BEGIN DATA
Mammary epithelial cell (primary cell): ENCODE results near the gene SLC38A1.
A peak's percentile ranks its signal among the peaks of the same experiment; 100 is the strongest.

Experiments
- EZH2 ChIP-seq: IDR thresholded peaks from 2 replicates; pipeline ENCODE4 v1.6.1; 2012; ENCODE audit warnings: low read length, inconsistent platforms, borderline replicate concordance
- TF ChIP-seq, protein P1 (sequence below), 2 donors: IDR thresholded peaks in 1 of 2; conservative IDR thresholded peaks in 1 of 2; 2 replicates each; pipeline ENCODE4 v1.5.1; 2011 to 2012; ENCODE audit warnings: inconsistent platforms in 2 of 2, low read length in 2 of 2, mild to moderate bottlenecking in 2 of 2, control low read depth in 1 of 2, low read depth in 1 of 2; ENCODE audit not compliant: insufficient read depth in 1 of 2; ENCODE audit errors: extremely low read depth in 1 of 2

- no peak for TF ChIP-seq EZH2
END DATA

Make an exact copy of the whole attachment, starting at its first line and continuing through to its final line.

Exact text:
Mammary epithelial cell (primary cell): ENCODE results near the gene SLC38A1.
A peak's percentile ranks its signal among the peaks of the same experiment; 100 is the strongest.

Experiments
- EZH2 ChIP-seq: IDR thresholded peaks from 2 replicates; pipeline ENCODE4 v1.6.1; 2012; ENCODE audit warnings: low read length, inconsistent platforms, borderline replicate concordance
- TF ChIP-seq, protein P1 (sequence below), 2 donors: IDR thresholded peaks in 1 of 2; conservative IDR thresholded peaks in 1 of 2; 2 replicates each; pipeline ENCODE4 v1.5.1; 2011 to 2012; ENCODE audit warnings: inconsistent platforms in 2 of 2, low read length in 2 of 2, mild to moderate bottlenecking in 2 of 2, control low read depth in 1 of 2, low read depth in 1 of 2; ENCODE audit not compliant: insufficient read depth in 1 of 2; ENCODE audit errors: extremely low read depth in 1 of 2

- no peak for TF ChIP-seq EZH2